Because that's, precisely, the reason the Raspberry Pi exists. Cambridge Uni found that the CS101 students hadn't had enough experience with single board computers or with computers that were easy to program.
Rubbish. He's 18. He already knows about the other stuff, and he'll be with people his own age who also do that other stuff.
Spending August setting up a Pi and doing a few projects from the MagPi magazine together would be a great way to do some father son bonding before he goes off to the university. Linux configuration, programming and digital electronics over the summer will be great even if he already has a certificate in some computer thing and even better if he doesn't. It could also turn out to be one of the best and last memories of his childhood for both you and him. I would strongly recommend getting the Pi and requisite accessories as soon as possible.
I do not agree.
You can give me a sextant. I'd love to have one and learn to use it (in practice, in theory I know how). I know how to reduce sites (or, at least, I used to from when I took a university course in Celestial Navigation before SatNav was a thing).
That's uncalled for. It's clearly not so much a spelling error, as the two characters being reversed in sequence. That's an easy to make--and very common--typo. So common, in fact, that there are memes about it. See the use of "teh", for example.
Almost all computer science departments maintain computing labs which are suitable for doing the course work.
You're right. I'm sorry.W. H. Heydt wrote: ↑Sat Jul 21, 2018 6:43 pmThat's uncalled for. It's clearly not so much a spelling error, as the two characters being reversed in sequence. That's an easy to make--and very common--typo. So common, in fact, that there are memes about it. See the use of "teh", for example.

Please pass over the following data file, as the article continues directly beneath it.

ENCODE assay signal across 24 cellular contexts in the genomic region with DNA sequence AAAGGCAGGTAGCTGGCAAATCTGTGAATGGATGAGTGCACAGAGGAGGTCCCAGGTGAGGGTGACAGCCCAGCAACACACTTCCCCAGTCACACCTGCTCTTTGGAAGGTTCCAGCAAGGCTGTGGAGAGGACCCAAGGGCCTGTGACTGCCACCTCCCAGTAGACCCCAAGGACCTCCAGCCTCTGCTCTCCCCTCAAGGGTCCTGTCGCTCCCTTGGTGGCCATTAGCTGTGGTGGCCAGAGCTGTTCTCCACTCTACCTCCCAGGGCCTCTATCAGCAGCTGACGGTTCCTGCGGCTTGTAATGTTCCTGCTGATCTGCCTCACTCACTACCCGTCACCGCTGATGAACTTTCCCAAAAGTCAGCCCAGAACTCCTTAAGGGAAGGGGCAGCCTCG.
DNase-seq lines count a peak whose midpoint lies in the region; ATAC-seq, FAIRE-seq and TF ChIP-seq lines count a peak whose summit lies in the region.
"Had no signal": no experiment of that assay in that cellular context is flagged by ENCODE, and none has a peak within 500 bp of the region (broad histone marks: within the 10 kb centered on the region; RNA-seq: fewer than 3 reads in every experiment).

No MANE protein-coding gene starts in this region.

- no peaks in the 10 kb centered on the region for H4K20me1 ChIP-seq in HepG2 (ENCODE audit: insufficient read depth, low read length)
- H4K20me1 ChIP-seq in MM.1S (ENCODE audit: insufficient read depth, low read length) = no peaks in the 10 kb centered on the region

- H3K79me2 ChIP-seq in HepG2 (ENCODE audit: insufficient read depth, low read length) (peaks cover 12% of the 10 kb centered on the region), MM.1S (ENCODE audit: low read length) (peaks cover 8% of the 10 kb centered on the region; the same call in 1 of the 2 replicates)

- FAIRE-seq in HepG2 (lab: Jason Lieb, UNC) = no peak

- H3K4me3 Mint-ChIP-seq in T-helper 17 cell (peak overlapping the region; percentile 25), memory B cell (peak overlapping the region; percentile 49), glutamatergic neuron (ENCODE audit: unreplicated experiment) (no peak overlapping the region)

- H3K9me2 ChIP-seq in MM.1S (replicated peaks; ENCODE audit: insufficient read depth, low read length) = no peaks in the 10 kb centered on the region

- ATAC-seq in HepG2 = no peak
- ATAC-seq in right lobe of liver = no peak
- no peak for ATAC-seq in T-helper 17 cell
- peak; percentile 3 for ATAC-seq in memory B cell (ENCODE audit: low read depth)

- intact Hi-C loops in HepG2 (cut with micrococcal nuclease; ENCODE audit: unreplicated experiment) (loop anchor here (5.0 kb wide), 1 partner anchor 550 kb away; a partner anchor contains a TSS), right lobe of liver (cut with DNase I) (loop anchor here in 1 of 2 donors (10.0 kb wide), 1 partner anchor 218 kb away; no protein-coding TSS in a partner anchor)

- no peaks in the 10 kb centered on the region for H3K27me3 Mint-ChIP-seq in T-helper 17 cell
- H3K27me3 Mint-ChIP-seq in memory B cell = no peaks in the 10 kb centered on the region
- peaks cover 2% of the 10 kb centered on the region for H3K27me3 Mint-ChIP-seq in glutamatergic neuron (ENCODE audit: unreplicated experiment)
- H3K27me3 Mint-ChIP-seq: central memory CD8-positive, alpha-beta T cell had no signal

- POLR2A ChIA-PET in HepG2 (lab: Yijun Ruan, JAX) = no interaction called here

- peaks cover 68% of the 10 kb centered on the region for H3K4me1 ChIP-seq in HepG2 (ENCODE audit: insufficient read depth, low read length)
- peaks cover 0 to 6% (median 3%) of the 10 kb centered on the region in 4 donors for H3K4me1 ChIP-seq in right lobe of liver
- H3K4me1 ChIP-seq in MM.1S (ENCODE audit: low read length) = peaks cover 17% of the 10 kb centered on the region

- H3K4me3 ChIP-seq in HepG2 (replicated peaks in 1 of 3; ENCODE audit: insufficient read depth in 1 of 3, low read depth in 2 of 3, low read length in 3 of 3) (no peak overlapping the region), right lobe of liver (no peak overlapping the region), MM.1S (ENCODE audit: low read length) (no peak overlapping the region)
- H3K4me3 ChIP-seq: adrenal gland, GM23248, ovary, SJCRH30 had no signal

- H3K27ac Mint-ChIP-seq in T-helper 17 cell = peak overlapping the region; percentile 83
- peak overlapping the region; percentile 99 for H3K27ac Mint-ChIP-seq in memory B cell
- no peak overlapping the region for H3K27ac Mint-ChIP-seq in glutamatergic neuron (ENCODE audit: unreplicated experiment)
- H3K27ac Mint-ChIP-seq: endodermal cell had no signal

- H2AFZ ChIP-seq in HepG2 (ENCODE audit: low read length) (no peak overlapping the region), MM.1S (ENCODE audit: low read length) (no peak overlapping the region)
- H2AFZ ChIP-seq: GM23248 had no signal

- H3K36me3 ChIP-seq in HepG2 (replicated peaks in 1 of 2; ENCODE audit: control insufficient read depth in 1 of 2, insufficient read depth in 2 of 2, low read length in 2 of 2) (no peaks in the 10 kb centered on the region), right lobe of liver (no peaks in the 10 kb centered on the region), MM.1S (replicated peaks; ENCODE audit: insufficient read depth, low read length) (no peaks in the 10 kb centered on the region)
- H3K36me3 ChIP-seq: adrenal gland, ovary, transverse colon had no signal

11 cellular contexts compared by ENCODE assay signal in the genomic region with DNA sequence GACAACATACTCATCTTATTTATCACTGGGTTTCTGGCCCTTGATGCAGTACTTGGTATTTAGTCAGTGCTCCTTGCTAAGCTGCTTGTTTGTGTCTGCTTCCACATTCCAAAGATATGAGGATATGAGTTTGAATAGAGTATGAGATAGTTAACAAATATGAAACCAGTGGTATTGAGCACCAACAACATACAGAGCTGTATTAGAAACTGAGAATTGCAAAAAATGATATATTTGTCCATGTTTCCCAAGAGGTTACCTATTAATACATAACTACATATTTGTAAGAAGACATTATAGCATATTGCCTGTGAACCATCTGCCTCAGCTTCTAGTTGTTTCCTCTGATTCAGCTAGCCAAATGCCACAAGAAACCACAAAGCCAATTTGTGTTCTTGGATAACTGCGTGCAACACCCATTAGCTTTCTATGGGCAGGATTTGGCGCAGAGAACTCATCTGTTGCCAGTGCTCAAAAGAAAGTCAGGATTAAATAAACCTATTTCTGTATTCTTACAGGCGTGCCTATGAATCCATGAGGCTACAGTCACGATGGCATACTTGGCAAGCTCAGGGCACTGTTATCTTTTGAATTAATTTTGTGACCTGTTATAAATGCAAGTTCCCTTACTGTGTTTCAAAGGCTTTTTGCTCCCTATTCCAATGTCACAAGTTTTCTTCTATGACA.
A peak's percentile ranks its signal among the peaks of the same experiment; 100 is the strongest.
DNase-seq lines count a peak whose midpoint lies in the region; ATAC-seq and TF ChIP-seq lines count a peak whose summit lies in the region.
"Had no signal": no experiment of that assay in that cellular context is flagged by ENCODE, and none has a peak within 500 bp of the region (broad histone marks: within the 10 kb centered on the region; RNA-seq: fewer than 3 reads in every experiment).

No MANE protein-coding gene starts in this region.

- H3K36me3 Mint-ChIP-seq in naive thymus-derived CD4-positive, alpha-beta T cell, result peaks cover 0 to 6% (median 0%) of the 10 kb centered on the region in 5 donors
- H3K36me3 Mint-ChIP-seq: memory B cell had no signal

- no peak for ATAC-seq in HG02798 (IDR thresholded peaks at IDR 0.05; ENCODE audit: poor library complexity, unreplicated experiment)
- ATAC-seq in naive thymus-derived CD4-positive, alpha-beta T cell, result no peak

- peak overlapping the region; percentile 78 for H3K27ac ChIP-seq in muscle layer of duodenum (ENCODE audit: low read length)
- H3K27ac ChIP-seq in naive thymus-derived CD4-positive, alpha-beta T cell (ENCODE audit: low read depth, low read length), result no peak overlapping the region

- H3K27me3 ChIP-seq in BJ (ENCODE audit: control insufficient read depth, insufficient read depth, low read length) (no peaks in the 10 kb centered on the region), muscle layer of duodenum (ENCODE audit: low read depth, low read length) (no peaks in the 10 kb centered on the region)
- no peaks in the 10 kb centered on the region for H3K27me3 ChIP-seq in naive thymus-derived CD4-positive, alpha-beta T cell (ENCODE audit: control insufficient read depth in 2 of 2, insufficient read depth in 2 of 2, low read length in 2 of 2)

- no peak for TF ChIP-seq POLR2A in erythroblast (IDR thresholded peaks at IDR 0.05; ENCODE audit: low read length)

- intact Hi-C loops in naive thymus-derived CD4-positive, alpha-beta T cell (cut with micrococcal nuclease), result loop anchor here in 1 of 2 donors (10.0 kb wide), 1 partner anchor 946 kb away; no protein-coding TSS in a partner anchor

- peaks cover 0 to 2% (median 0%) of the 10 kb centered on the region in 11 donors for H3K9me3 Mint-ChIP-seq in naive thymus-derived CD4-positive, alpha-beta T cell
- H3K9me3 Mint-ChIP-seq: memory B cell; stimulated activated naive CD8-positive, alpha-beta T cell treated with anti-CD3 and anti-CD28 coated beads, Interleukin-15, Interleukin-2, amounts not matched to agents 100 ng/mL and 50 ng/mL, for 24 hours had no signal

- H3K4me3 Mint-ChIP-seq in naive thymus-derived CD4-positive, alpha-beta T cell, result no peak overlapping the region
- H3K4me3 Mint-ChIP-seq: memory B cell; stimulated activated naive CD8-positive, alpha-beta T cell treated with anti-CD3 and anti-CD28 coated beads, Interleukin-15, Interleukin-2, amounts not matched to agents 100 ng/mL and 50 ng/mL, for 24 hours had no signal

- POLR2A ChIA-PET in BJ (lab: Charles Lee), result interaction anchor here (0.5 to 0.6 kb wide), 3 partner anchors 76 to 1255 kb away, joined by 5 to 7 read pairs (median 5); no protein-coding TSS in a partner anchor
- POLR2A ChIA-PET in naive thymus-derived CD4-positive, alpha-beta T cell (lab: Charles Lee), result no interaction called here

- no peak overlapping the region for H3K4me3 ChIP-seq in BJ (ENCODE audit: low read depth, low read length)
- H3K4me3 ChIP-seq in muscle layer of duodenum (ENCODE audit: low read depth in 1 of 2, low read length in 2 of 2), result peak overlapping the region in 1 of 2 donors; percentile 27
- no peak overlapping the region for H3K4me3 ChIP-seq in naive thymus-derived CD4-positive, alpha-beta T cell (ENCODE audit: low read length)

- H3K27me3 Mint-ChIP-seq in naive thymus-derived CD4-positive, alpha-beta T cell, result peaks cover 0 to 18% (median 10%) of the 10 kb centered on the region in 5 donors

We don't know any of that. The OP did yet-another time-wasting drive-by posting that seems more and more common these days on the forum. We have no idea what the kids wants to learn, we only have this story of a parent seemingly trying to get them to do something with computers. A lot of harm has come from pushing people into careers they don't like and aren't good at just because they're supposed to pay well.
Well I was CSci, and I guarantee the people who were primed for success weren't just getting started with technology. I had begged, borrowed, and stolen since I was 12 to spend time working on computers, and had a strong interest in all science subjects prior to that.I went I. The mid/late 90s and I was one of the few people to have a computer. . (I wasn't computer sci)
If you are simply asking if comp sci students can get something out of having a Raspberry Pi then yes, absolutely. Get one!
My mom had done nothing with computers until after I was in secondary school. At that time she went back to school. After graduating, she enjoyed a good career in IT starting out as a programmer and finishing as a project manager.